What's New for 2001
Honda redesigns its cars and trucks every four to five years, whether they need it or not. For 2001, it's the Honda Civic's turn. Larger inside and out, with more powerful engines but a less sophisticated suspension, coupes and sedans return in familiar DX, LX and EX trims, while HX models come with two doors only. The GX Sedan is powered by natural gas. Unfortunately, the hatchback dies just when Americans are once again figuring out how useful they can be, and the sporty Si goes on hiatus for a year or two.
Who's your daddy? That should be the 2001 Civic's advertising tagline. Just when the old model began to get a little moldy around the edges in comparison to the Ford Focus, Mazda Protege and Nissan Sentra, Honda drives an all-new Civic off the drawing board and into showrooms, making the job of choosing a competent compact that much more difficult.
Engineers wanted to make the Civic more fun to drive while simultaneously increasing fuel economy with more-efficient engines. Improved crashworthiness, a larger cabin and a bigger trunk were also design goals. Added refinement and standard equipment would increase value in the eyes of the consumer, Honda thought. Finally, the company wanted to improve quality 10 times over the old Civic, which sounds damn near impossible to us. Last year's car was already known to be one of the most reliable and tightly assembled vehicles on the planet.
Unfortunately, the hatchback model got the axe and the zippy Si Coupe disappeared in the process, leaving two- and four-door models available in a wide variety of trim levels. Like last year, base models are known as DX, and include a tilt steering wheel and an AM/FM four-speaker stereo, among other items. Mid-level LX comes with air conditioning (includes a micron air filter), power windows and locks, cruise control and a cassette deck. Top-of-the-line EX receives antilock brakes, a moonroof, 15-inch wheels, a CD player and a more powerful VTEC engine. If fuel economy is a priority, get the HX Coupe, available with an optional continuously variable transmission (CVT) and lightweight alloy wheels. Got an Ed Begley Jr. complex? Try the CVT-equipped GX Sedan, which runs on natural gas and meets super ultra low emission vehicle (SULEV) standards. GX can be equipped with lightweight alloy wheels and ABS.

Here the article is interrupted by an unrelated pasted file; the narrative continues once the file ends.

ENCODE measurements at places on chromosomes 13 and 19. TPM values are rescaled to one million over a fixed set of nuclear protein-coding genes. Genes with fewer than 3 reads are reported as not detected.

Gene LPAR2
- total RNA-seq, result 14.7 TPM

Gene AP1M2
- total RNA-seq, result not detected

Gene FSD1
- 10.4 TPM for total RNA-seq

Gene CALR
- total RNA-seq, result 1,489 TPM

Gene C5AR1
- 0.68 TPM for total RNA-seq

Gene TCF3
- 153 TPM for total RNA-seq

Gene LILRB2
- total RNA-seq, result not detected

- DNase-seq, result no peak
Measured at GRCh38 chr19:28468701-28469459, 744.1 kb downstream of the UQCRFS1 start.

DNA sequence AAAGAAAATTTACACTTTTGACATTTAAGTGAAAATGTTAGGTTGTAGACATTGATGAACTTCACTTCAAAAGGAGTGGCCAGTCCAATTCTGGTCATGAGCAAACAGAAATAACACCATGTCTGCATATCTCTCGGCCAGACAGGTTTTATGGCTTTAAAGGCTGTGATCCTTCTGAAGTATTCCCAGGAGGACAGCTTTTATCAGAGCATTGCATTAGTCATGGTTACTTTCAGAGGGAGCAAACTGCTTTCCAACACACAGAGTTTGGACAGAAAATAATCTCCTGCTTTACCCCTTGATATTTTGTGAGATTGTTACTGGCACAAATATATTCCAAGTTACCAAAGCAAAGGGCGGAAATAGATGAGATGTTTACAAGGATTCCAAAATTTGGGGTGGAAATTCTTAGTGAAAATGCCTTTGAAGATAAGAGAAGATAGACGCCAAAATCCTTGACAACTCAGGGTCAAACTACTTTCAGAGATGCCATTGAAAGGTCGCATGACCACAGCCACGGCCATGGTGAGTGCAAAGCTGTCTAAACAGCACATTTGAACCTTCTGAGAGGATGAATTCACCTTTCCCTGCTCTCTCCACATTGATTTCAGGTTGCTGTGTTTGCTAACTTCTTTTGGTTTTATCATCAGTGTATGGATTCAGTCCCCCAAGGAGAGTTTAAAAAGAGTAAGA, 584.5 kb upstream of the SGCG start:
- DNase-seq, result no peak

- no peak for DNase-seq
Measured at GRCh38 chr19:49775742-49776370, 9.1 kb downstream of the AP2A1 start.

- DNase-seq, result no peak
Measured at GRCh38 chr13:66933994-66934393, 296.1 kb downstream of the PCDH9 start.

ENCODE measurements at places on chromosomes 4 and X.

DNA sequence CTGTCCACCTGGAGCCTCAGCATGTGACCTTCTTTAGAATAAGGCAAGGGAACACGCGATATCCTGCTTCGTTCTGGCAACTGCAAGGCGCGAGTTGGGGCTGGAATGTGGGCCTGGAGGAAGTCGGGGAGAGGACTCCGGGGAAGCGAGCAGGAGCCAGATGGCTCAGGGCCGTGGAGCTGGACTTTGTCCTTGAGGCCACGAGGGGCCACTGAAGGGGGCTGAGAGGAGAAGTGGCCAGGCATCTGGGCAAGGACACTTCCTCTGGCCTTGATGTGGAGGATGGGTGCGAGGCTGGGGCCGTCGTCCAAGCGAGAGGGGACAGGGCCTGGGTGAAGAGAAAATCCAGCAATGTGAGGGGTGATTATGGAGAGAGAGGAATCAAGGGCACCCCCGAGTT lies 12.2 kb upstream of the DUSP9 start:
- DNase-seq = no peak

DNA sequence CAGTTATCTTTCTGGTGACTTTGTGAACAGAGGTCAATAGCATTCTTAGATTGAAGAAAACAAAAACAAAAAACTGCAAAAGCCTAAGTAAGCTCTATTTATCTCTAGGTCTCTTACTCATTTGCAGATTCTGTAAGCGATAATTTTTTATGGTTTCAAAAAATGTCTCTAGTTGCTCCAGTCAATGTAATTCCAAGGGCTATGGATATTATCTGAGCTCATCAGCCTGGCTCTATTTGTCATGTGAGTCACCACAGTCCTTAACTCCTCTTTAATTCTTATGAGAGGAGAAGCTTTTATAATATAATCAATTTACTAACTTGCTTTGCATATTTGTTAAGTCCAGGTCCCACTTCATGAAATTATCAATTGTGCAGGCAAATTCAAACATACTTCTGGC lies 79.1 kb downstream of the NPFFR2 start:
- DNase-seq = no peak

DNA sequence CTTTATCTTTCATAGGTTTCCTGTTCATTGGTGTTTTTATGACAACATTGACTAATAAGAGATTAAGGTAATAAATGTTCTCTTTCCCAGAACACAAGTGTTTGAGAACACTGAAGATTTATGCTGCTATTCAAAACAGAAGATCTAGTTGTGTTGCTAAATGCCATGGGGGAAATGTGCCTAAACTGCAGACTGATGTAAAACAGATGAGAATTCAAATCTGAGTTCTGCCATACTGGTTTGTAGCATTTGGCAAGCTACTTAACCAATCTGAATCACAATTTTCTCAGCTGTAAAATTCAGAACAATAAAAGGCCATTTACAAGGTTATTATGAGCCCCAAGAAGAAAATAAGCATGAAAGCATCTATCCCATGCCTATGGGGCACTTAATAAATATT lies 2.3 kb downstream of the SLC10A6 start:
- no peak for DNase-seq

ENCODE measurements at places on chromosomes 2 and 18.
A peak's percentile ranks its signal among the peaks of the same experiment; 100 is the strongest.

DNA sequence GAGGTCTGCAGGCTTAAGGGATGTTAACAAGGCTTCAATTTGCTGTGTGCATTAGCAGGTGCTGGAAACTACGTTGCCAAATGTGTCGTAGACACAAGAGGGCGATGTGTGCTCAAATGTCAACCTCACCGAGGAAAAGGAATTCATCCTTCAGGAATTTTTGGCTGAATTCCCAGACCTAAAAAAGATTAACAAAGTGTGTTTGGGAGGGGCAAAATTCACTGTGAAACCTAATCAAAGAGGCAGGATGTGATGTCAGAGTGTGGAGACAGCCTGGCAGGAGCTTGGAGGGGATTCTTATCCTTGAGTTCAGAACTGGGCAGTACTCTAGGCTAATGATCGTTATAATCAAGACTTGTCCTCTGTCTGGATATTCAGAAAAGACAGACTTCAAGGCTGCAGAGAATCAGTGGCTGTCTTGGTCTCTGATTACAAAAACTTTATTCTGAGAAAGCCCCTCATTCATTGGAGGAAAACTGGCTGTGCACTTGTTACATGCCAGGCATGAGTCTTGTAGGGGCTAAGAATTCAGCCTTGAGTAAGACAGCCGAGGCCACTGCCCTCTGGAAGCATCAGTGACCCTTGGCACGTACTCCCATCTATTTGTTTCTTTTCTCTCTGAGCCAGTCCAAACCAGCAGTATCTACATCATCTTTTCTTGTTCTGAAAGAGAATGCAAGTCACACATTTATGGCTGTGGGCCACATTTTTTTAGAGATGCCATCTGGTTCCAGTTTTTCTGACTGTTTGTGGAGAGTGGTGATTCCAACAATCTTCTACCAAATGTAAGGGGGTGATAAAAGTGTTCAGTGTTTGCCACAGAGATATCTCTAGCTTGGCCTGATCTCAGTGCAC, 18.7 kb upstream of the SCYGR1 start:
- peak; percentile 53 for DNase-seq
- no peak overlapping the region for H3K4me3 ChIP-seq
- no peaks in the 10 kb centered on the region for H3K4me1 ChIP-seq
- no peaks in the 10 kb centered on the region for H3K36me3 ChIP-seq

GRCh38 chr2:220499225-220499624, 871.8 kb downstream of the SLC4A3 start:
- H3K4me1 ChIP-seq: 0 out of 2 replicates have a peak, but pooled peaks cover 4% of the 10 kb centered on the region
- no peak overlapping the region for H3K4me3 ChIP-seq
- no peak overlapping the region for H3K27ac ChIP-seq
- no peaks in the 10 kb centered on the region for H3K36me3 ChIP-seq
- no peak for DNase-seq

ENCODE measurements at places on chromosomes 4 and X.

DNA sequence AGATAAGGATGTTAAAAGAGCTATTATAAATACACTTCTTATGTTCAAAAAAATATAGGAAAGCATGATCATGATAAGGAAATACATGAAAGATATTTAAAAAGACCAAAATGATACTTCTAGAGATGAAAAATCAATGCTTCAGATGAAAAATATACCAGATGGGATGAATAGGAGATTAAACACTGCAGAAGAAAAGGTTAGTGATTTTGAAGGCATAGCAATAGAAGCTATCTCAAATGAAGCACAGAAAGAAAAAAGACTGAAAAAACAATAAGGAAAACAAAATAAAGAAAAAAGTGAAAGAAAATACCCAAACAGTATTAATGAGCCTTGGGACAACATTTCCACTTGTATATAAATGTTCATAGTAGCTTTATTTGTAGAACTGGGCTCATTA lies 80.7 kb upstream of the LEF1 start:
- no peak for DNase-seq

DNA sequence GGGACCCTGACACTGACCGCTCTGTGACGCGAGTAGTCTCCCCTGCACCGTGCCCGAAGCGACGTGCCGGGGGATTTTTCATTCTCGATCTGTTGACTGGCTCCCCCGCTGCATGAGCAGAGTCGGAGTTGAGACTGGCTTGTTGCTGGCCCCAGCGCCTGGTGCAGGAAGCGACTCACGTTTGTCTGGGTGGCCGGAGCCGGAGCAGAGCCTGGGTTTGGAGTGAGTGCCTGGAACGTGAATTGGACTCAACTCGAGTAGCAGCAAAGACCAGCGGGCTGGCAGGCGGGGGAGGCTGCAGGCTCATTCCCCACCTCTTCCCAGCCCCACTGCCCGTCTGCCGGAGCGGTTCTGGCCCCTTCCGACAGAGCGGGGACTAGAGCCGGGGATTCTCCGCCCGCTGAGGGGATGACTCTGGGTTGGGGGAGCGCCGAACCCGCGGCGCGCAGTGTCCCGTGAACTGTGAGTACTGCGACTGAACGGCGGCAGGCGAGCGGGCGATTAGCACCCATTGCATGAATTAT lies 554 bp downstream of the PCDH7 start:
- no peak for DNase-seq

DX and LX are powered by a 115-horsepower 1.7-liter four-cylinder engine with more torque than last year's 1.6-liter motor. EX continues with a 127-horse VTEC, sized 1.7 liters this year and boasting added twisting force for 2001. Either engine can be mated to a five-speed manual or four-speed automatic transmission except in the GX, which comes with a standard CVT. HX gets a VTEC-E Lean Burn 1.7-liter motor good for 117 horsepower. A five-speed manual is standard on the HX, with the aforementioned CVT tranny available optionally. All gasoline motors meet ultra low emission vehicle (ULEV) standards nationwide, while the CNG-fueled GX manages a SULEV rating and a 200-mile range. Oil changes occur every 10,000 miles or 12 months, whichever comes first. Expect a gasoline/electric hybrid Civic to debut for 2002, showcasing technology developed for the Honda Insight.
Coupes and sedans get unique sheetmetal and styling for 2001 to help differentiate between the sporty Civic and the sensible Civic. Engineers targeted a five-star NHTSA crash-test score when designing the Civic's new structure, all while providing more room and greater comfort in a package equivalent in size to the 2000 model. They succeeded -- both the coupe and sedan receive the government's highest score in frontal crash tests.
Dual seatbelt pre-tensioners, dual-stage airbag inflators, three-point seatbelts for all five occupants and optional side airbags with a cutoff system that can detect a child or occupant out of position will help the Civic provide the anticipated level of passenger protection. Yet, despite this dedication to making Civic safe, ABS is still available only on the most expensive model, the EX, or the GX natural gas model. A real head-scratcher, that.
Rounding out the highlights of the redesign, Civic has a larger cabin and trunk, due in part to a shorter nose made possible by the adoption of a relatively mundane MacPherson strut front suspension arrangement. Sophisticated double-wishbone underpinnings continue to support the rear of the car, but last year's trailing arms are gone to make room for a flat rear floor. Spring rates have been reduced all around to produce a softer, more comfortable ride. Finally, noise, vibration and harshness have been quelled in an effort to bring unparalleled refinement to the economy car class.
If you're shopping for a small car and you skip the redesigned 2001 Honda Civic, you're doing yourself a tremendous disservice.